Chasing red shirts internationally

23 09 2014

Pavin Chachavalpongpun, himself in trouble with the military dictatorship in Bangkok, has an important op-ed at The Japan Times. In it, he points to the actions of the military junta hunting political opponents inside Cambodia.

As is well known, there are many opponents of the royalist junta who have gone into hiding outside the country.

Pavin refers to the case of Ekaphop Luera (or Tang Acheewa), accused of lese majeste prior to the military coup, but who fled to Cambodia.

Ekaphop has now had to leave Sihanoukville for an undisclosed location. He says he “knew he had to run to avoid being captured by agents of the Thai military.”

Ekaphop is being tracked and hunted by the military junta even while “under the protection of the Cambodian office of the United Nations High Commissioner for Refugees (UNHCR).”

Pavin worries that this “protection” does not “necessarily guarantee his safety, particularly after the recent rapprochement between Thailand and Cambodia.” This naturally raises concerns about others who have fled Thailand.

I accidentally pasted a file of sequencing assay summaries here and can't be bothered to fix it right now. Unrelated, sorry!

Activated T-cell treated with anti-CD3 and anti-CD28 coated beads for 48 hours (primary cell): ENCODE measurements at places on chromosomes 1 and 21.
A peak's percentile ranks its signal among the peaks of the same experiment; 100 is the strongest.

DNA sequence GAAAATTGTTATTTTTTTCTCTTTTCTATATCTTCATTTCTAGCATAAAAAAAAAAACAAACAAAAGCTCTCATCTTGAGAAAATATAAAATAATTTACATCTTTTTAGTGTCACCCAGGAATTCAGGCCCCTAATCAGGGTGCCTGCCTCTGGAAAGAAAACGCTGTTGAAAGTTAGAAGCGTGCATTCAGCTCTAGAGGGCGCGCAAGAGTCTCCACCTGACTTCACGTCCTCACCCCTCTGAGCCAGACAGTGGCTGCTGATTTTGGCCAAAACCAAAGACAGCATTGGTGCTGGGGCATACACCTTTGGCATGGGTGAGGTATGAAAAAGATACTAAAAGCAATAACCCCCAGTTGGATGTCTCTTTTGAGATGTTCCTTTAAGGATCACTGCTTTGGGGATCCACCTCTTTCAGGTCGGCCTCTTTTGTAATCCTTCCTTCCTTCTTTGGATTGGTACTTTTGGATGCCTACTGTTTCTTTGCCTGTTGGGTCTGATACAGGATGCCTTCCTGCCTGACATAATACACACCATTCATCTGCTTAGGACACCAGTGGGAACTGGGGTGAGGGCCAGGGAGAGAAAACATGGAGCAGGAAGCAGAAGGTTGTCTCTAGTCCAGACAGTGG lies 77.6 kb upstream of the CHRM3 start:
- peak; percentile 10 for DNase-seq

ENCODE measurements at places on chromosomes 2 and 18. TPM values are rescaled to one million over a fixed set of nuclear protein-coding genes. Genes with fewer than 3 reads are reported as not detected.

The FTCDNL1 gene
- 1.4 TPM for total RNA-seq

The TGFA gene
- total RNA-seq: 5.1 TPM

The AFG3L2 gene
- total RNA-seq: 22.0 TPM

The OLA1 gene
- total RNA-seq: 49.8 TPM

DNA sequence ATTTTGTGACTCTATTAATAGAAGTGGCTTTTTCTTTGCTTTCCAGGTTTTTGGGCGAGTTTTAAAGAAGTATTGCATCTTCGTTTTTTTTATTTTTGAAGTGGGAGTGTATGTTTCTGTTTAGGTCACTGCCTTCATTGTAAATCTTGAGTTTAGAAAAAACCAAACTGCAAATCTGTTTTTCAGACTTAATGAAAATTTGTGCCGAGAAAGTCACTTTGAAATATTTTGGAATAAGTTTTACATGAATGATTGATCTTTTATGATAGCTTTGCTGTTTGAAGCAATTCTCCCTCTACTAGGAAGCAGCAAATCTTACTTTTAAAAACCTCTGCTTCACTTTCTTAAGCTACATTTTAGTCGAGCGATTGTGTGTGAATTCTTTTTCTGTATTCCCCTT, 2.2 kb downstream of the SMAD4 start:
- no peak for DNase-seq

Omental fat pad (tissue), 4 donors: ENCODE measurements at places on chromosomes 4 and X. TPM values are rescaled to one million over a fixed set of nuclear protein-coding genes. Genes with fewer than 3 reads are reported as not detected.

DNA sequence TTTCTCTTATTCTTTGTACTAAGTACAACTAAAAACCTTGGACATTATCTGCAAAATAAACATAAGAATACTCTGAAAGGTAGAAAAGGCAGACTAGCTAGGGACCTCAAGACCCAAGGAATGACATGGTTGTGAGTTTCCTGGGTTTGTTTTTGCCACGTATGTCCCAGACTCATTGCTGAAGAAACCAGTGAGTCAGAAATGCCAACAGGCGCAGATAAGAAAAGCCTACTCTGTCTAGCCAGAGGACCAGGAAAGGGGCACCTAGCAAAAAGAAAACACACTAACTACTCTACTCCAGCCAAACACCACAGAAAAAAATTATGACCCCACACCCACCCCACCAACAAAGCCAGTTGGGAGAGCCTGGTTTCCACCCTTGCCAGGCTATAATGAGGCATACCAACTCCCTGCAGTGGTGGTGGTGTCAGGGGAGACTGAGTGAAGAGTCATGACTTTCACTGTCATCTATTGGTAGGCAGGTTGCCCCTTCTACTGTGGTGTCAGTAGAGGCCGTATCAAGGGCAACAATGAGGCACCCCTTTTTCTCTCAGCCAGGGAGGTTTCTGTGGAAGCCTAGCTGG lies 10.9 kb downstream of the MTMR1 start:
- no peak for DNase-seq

Ekaphop states that:

the Thai military sent officers to monitor his movement in Cambodia, even to rent a room next door while he was hiding in Sihanoukville. Earlier the Thai Army arrested a Cambodian friend of Ekapop who crossed the border into Thailand to conduct business. He was interrogated and forced to disclose the whereabouts of Ekapop. Now the Thai Army has received a “green light” from the Cambodian authorities to abduct Ekapop and take him home, even if it infringes Cambodian sovereignty.

And, Pavin adds, Ekaphop is “not the only target.” He says “[o]ther fugitives have complained about similar harassment from the Thai military with the consent of the Cambodian government.” He says: “[t]heir lives are in danger.”

The junta came into existence as an illegal regime. Today it continues to operate outside the law, domestic and international.


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